Laid Off Workers Sue Restaurants, Lawyer Claims "Evil" Corporate Greed

LUBBOCK, AND AMARILLO - Former employees of Ruby Tequila’s and Fired Up Holdings in Lubbock and Amarillo filed a lawsuit Thursday in federal court.

Twisted Spigot and Ruby Tequila’s restaurant locations were closed in July. However, Twisted Spigot was not mentioned by name in the lawsuit.  The attorneys for the employees indicated more lawsuits could be coming.

The lawsuit said, “Employees were not provided with any notice, written or otherwise, of the mass layoff.”

The allegation is that under the Texas WARN Act employees who are subject to a mass layoff have certain rights including 60-days notice.

“In addition, employees were not paid at all for three, and in some cases, four weeks
of work actually performed,” the lawsuit said.

"These are working people, a lot of them making minimum wage, and nobody cares about them. But the law cares about them, and we are going to make sure the law does something for them," an attorney for the former employees Jeff Blackburn said. 

In an announcement in Amarillo, Blackburn said the employees were the victims of evil corporate greed. He added there could be over 400 employees affected. 

Blackburn said, “It’s evil and it ought to be stopped.”

He said those responsible should be “brought to justice… for ruining the lives of this many people.”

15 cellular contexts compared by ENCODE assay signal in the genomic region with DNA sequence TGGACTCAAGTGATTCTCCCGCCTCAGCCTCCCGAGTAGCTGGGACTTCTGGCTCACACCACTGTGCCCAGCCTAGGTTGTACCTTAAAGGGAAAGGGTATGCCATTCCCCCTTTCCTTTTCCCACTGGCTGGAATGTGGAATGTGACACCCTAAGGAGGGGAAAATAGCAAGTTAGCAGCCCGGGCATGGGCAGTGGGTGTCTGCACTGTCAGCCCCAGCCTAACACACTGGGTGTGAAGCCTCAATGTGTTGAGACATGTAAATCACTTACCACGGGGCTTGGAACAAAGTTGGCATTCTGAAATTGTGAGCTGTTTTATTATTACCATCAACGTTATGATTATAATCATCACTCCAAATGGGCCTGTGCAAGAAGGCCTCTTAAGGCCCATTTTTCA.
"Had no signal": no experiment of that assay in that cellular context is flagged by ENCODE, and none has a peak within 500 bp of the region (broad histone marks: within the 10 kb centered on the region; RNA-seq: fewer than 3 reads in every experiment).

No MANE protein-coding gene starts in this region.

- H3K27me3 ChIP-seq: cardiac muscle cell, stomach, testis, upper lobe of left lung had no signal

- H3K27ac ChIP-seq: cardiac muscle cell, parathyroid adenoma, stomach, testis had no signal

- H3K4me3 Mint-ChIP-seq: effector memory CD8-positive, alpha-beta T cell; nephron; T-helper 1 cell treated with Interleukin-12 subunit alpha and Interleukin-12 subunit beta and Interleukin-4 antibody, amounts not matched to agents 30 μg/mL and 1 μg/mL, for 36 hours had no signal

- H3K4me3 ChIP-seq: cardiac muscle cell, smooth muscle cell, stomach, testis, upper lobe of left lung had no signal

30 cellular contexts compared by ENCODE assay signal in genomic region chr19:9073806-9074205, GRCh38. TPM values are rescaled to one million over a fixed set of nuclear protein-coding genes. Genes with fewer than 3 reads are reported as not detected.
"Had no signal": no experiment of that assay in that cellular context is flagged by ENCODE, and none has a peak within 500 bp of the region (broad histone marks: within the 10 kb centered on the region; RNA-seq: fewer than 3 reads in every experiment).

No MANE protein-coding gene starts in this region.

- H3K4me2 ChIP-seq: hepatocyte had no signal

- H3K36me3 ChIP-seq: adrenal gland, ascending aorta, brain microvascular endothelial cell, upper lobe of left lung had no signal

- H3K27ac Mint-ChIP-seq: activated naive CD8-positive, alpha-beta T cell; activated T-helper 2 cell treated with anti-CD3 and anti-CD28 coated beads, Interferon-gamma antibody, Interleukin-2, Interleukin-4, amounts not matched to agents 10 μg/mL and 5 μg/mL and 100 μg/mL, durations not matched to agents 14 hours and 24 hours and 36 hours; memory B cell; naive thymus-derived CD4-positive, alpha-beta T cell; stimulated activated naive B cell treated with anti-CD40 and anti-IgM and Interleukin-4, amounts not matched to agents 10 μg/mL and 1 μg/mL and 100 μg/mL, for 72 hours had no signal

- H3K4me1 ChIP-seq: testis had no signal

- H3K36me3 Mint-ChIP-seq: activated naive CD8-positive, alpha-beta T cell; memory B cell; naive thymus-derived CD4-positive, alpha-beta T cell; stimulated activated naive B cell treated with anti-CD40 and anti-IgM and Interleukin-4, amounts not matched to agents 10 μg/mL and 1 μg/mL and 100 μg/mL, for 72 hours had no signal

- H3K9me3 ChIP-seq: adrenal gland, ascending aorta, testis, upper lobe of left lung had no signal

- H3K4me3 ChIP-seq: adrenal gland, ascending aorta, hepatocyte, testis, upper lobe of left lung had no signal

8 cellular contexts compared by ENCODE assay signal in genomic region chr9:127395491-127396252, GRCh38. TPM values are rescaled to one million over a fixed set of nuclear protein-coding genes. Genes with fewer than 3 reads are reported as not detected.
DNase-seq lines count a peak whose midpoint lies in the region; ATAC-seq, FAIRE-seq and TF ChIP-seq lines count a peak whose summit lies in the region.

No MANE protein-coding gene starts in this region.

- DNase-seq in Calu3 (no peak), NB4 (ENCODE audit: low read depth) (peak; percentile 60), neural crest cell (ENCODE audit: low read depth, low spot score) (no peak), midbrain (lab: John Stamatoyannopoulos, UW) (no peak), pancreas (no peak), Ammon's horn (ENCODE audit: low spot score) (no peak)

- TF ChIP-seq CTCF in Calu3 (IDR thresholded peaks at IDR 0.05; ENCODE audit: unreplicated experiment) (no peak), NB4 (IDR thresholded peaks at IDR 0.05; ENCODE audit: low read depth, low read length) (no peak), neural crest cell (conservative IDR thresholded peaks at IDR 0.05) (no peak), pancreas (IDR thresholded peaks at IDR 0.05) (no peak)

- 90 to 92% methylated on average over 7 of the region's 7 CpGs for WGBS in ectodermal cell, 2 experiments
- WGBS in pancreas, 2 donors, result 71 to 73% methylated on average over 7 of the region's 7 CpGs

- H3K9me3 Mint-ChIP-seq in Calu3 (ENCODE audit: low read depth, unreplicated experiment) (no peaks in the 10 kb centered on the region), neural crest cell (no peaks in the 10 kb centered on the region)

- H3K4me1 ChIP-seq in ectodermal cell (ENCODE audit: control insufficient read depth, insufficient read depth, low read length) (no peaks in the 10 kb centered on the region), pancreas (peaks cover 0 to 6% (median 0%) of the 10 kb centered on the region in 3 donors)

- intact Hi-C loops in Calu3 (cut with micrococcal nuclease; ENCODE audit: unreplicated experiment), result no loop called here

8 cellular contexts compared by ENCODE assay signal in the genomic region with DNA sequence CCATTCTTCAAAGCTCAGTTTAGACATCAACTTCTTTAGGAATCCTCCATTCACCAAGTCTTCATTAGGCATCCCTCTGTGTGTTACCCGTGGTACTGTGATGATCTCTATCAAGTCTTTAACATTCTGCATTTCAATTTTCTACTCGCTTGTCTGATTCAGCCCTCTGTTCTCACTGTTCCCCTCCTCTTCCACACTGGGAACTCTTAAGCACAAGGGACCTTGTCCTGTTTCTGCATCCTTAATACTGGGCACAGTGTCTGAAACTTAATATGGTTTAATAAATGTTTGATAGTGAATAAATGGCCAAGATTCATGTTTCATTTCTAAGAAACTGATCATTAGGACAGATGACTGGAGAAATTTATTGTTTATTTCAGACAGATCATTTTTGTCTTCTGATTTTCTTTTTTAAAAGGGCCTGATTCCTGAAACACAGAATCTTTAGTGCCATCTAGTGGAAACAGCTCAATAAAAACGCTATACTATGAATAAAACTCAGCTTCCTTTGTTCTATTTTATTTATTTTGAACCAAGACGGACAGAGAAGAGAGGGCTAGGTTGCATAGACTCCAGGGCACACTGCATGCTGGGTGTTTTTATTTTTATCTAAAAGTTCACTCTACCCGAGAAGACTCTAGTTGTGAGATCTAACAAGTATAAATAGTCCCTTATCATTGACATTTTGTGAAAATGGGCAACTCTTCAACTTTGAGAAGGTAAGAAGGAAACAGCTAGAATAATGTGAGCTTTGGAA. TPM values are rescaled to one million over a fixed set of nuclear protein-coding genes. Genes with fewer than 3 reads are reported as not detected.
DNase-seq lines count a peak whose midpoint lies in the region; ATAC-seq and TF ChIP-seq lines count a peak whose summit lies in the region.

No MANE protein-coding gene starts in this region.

The lawsuit said Fired Up Holdings contracted with R Tequila Acquisition, LLC to purchase all or a portion of the restaurants operating as Ruby Tequila’s Mexican Kitchen.

The lawsuit said lawyers believe the sale was never closed.

“Even so, beginning in early May, 2017, Fired Up, Richard Kevin Foote, and Magdalena Baier (together referred to as the “Fired Up Group”) began to assume responsibility for some of the day-to-day operations of the restaurants,” the lawsuit said.

Seven people were listed as plaintiffs, but 55 former employees were listed by name in the lawsuit.  More than 400 people might be eligible to join the lawsuit.  The lawsuit asks a federal judge in Amarillo for class action status.


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